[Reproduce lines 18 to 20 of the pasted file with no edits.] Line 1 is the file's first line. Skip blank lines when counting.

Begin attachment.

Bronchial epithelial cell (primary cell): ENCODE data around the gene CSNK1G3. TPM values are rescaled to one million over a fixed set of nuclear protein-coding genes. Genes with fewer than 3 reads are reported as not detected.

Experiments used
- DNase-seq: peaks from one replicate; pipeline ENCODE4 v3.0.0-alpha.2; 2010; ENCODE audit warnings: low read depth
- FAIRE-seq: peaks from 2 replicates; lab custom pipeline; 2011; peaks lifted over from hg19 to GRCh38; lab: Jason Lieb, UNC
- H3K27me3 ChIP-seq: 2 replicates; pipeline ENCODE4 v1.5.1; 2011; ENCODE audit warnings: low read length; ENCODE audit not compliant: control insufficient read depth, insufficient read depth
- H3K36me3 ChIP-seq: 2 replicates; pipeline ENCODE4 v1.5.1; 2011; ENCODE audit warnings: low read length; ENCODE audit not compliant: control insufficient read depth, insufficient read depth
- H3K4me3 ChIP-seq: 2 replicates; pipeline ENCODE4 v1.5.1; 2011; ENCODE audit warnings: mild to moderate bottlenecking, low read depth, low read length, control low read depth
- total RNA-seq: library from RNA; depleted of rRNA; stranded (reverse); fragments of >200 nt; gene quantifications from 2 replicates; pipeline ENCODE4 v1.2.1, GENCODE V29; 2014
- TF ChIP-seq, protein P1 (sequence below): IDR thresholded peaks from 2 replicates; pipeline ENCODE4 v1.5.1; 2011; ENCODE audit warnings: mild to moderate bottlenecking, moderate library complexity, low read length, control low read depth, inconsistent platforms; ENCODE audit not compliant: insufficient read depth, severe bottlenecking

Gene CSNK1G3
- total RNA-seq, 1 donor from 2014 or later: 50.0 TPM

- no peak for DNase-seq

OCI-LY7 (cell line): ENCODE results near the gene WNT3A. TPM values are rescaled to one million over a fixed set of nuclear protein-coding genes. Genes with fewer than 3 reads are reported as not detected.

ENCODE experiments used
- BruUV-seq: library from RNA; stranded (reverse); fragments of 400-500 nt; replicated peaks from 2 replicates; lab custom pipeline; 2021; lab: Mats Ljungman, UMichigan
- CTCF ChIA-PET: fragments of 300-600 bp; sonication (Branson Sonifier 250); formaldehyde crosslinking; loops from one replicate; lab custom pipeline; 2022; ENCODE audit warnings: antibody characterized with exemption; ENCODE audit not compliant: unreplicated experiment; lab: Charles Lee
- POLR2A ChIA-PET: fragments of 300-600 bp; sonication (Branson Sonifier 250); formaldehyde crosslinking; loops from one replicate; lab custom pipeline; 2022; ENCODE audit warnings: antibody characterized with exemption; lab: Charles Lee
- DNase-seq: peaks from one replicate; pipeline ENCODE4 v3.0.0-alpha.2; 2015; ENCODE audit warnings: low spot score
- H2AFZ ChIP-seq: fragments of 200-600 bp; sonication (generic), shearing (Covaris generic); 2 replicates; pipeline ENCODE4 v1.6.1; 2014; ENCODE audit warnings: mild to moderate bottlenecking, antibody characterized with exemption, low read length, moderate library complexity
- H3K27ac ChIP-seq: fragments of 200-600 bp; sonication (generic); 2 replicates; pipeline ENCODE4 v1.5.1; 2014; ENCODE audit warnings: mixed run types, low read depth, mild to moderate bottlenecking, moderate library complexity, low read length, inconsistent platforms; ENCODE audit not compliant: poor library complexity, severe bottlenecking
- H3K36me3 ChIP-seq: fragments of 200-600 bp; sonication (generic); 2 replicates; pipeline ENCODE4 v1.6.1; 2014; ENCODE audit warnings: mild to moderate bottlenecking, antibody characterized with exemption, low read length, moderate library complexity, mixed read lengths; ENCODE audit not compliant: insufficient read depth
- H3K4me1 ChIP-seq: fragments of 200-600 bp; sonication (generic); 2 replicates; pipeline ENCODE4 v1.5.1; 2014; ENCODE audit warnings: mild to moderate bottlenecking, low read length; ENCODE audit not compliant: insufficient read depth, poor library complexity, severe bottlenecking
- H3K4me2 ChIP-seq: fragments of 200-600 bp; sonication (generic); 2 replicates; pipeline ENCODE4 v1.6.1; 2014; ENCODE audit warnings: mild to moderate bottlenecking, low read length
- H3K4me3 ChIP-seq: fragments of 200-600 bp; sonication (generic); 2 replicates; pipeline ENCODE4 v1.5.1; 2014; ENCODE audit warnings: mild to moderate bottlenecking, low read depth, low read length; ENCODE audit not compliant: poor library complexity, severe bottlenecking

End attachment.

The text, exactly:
- DNase-seq: peaks from one replicate; pipeline ENCODE4 v3.0.0-alpha.2; 2015; ENCODE audit warnings: low spot score
- H2AFZ ChIP-seq: fragments of 200-600 bp; sonication (generic), shearing (Covaris generic); 2 replicates; pipeline ENCODE4 v1.6.1; 2014; ENCODE audit warnings: mild to moderate bottlenecking, antibody characterized with exemption, low read length, moderate library complexity
- H3K27ac ChIP-seq: fragments of 200-600 bp; sonication (generic); 2 replicates; pipeline ENCODE4 v1.5.1; 2014; ENCODE audit warnings: mixed run types, low read depth, mild to moderate bottlenecking, moderate library complexity, low read length, inconsistent platforms; ENCODE audit not compliant: poor library complexity, severe bottlenecking